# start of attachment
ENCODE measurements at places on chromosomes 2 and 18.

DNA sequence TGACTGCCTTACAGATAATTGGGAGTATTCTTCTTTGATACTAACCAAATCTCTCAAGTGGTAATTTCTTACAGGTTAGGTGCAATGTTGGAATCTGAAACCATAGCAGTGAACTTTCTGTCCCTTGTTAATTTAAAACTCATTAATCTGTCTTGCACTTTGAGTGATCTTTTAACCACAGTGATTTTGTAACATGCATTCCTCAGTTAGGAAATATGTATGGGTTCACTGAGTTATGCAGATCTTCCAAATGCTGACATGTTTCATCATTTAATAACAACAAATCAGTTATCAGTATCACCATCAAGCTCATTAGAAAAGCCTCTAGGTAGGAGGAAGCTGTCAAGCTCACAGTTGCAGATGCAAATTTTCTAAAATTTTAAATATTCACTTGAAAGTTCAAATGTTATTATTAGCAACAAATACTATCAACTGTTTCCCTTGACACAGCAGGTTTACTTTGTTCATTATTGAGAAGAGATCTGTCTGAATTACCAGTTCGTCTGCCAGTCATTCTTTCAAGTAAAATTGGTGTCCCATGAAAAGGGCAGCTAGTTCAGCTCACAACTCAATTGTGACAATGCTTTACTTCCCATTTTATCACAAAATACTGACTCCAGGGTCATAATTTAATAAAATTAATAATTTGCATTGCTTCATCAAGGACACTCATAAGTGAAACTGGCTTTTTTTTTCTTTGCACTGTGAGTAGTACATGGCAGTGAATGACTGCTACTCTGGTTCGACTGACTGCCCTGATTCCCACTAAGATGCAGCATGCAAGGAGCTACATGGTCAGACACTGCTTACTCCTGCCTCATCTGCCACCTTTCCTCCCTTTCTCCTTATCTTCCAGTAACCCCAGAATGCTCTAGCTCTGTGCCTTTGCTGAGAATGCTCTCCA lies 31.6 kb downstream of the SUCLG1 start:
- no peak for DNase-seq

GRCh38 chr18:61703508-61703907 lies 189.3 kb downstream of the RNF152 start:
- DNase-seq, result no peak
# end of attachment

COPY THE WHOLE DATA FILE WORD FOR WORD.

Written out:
ENCODE measurements at places on chromosomes 2 and 18.

DNA sequence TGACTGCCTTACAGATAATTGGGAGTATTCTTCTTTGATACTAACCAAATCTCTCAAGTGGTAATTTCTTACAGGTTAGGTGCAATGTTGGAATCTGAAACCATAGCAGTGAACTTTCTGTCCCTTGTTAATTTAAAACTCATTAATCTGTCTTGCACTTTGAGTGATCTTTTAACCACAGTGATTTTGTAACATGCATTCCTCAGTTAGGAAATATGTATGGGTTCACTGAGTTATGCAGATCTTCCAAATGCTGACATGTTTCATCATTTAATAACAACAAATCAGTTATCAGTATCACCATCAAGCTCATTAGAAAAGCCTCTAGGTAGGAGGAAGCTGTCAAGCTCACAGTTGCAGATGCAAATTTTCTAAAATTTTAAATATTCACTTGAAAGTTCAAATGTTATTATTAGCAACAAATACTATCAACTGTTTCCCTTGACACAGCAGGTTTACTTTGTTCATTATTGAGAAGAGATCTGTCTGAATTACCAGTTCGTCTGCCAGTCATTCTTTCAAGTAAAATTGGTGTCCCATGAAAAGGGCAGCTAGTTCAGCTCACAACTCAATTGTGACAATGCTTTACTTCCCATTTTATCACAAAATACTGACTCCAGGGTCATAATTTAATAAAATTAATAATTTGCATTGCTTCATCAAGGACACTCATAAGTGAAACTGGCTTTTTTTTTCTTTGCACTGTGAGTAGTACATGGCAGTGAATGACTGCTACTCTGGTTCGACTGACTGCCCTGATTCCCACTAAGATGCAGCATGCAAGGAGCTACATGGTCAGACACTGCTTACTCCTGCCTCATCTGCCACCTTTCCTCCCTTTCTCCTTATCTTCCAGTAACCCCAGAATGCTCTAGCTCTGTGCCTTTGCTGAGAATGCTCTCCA lies 31.6 kb downstream of the SUCLG1 start:
- no peak for DNase-seq

GRCh38 chr18:61703508-61703907 lies 189.3 kb downstream of the RNF152 start:
- DNase-seq, result no peak